Information about Catarrh Treatment
Though most people in today’s society would not know the meaning of the word, they are likely very familiar with the symptoms of catarrh. Treatment of this condition, which is better known today as mucus, varies according to the cause.
The actual definition of catarrh is an inflammation of mucous membranes. This term was used in the past anytime that excess secretions of mucus was exhibited in a patient, with different conditions being labeled by the location of the mucus. For example, bronchitis was known as bronchial catarrh, while influenza was epidemic catarrh. While the term was applied to virtually any mucous membranes throughout the body, it was more aptly coined for conditions affecting the air passages.
Numerous conditions can create the symptom of excessive mucus secretions. First and foremost, mucus production is a natural and essential function of the mucus membranes. Mucus is a thick, fluid substance that plays a vital role for the immune system; capturing airborne pollutants, bacteria and other elements that could cause damage to the air passages and the lungs. Sneezing and coughing are methods that the body uses in order to expel these invaders that become trapped by the viscous fluid. Mucus is also found in the vaginal tracts of women, assisting with conception and providing lubricant.
Certain conditions, however, prompt the body to produce mucus in amounts that are over and beyond the body’s needs. Catarrh in itself is not considered as a disease, but rather is symptomatic of some other condition. Allergic reactions to a variety of elements, sinus infections, bronchitis and influenza can all result in the body’s overproduction of the fluid in its attempts to rid itself of the underlying cause.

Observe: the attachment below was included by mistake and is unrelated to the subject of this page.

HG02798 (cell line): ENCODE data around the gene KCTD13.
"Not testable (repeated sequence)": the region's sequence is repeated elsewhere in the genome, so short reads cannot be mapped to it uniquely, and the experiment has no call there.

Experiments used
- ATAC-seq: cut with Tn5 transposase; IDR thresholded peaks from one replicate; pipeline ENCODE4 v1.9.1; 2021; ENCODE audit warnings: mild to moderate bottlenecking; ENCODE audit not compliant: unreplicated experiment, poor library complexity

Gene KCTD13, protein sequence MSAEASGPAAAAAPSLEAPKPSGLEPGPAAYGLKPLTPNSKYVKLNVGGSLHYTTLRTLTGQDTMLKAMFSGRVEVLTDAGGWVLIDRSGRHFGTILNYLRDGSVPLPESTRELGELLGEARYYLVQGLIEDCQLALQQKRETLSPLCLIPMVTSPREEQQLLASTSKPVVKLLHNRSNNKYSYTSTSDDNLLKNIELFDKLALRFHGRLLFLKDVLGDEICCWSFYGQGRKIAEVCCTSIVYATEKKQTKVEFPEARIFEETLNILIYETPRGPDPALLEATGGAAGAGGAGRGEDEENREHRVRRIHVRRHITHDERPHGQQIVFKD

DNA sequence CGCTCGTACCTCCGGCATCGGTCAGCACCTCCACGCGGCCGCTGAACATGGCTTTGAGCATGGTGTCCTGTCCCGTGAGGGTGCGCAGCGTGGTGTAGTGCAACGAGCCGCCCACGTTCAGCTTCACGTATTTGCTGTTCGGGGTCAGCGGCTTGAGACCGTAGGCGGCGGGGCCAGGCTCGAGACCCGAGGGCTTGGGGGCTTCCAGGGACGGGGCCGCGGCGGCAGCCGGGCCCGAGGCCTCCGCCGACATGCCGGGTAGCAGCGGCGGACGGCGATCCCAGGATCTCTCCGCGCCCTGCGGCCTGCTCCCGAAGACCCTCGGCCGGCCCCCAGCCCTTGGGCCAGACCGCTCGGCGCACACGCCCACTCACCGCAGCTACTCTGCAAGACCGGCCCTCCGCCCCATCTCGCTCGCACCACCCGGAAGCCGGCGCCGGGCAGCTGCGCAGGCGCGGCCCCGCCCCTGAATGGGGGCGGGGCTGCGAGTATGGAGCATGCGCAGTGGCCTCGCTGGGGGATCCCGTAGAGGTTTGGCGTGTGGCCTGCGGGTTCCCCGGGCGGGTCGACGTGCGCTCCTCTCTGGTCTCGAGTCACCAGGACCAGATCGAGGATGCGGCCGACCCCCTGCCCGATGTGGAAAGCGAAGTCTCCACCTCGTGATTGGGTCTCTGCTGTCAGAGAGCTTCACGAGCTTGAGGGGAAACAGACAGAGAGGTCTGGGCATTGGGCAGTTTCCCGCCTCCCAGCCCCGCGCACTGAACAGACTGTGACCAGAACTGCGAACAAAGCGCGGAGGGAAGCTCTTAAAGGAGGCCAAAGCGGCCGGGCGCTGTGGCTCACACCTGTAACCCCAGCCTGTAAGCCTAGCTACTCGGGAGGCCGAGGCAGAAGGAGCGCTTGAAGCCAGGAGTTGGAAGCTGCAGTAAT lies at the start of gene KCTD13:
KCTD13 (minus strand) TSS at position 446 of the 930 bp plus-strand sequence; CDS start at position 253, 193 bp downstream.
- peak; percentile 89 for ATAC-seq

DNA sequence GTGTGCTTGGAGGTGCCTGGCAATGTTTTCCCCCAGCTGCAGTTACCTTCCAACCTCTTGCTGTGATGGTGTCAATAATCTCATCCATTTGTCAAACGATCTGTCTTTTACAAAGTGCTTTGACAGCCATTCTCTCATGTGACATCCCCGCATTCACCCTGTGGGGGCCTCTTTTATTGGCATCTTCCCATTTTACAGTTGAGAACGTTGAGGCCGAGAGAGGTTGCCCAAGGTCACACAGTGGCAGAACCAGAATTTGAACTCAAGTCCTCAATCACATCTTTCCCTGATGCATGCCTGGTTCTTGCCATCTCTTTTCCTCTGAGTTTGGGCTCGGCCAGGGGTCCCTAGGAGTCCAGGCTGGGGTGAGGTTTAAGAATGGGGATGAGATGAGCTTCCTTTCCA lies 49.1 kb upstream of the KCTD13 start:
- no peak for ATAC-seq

The most noticeable symptoms of the condition are a consistently runny nose, stuffiness, persistent sneezing and coughing. Many people will also experience a difference in their normal tone of speech due to the swelling of airways. Wheezing may also occur as normal breathing ability becomes compromised.
Often people who experience catarrh either endure the condition without treatment or treat themselves. While there are many commercial products that claim to relieve congestion through the use of expectorants or mucus drying ingredients, many individuals inevitably choose the wrong product and end up exacerbating the condition. It is more beneficial for these individuals to address the cause of the problem rather than trying to treat the symptoms only.
People who suffer from allergies will find that the symptom of excess mucus production will be greatly relieved through avoiding contact with the offensive element. When this is not possible, treating the allergy with antihistamines and decongestants that are recommended by your physician will reduce the effects the allergen creates on the immune system.
Developing a medical condition such as colds, influenza, sinus infection and bronchitis also usually means that an issue with mucus will be experienced by the sufferer. In some cases, it is best to allow the condition to run its course. In others, antibiotics may be required to eliminate infections which will in turn lessen the production of mucus.
Other steps that can be taken by the sufferer are to drink hot liquids to moisturize mucus membranes, use of aromatherapy, taking supplements consisting of Vitamin E, C and zinc and warm compresses to the face to increase circulation.
Depending on the condition which is causing the catarrh, treatment can vary to reduce the amount of mucus produced by the body. Home remedies often prove to be very effective for relieving the symptom of excess mucus, but in certain cases, physician prescribed medication may be necessary to help with the condition. Fortunately, in most situations, catarrh is a temporary symptom that dissipates on its own in time.